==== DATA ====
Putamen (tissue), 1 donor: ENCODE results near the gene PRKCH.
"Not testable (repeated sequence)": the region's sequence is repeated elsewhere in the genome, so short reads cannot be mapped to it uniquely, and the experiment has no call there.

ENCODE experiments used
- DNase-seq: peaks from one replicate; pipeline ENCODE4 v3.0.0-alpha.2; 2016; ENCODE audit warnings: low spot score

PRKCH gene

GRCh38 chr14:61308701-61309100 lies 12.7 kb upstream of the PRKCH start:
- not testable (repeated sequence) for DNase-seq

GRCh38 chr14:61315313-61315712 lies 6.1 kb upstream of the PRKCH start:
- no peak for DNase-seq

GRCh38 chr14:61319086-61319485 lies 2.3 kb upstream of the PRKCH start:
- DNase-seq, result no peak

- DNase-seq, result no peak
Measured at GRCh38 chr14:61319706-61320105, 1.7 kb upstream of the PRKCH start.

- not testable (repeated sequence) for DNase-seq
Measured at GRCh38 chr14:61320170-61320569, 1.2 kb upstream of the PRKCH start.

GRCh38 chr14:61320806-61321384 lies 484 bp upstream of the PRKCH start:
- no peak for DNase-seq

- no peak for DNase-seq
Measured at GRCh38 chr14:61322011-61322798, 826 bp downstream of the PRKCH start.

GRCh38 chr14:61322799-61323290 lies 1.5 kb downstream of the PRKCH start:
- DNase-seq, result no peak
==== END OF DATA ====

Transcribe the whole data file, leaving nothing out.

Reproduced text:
Putamen (tissue), 1 donor: ENCODE results near the gene PRKCH.
"Not testable (repeated sequence)": the region's sequence is repeated elsewhere in the genome, so short reads cannot be mapped to it uniquely, and the experiment has no call there.

ENCODE experiments used
- DNase-seq: peaks from one replicate; pipeline ENCODE4 v3.0.0-alpha.2; 2016; ENCODE audit warnings: low spot score

PRKCH gene

GRCh38 chr14:61308701-61309100 lies 12.7 kb upstream of the PRKCH start:
- not testable (repeated sequence) for DNase-seq

GRCh38 chr14:61315313-61315712 lies 6.1 kb upstream of the PRKCH start:
- no peak for DNase-seq

GRCh38 chr14:61319086-61319485 lies 2.3 kb upstream of the PRKCH start:
- DNase-seq, result no peak

- DNase-seq, result no peak
Measured at GRCh38 chr14:61319706-61320105, 1.7 kb upstream of the PRKCH start.

- not testable (repeated sequence) for DNase-seq
Measured at GRCh38 chr14:61320170-61320569, 1.2 kb upstream of the PRKCH start.

GRCh38 chr14:61320806-61321384 lies 484 bp upstream of the PRKCH start:
- no peak for DNase-seq

- no peak for DNase-seq
Measured at GRCh38 chr14:61322011-61322798, 826 bp downstream of the PRKCH start.

GRCh38 chr14:61322799-61323290 lies 1.5 kb downstream of the PRKCH start:
- DNase-seq, result no peak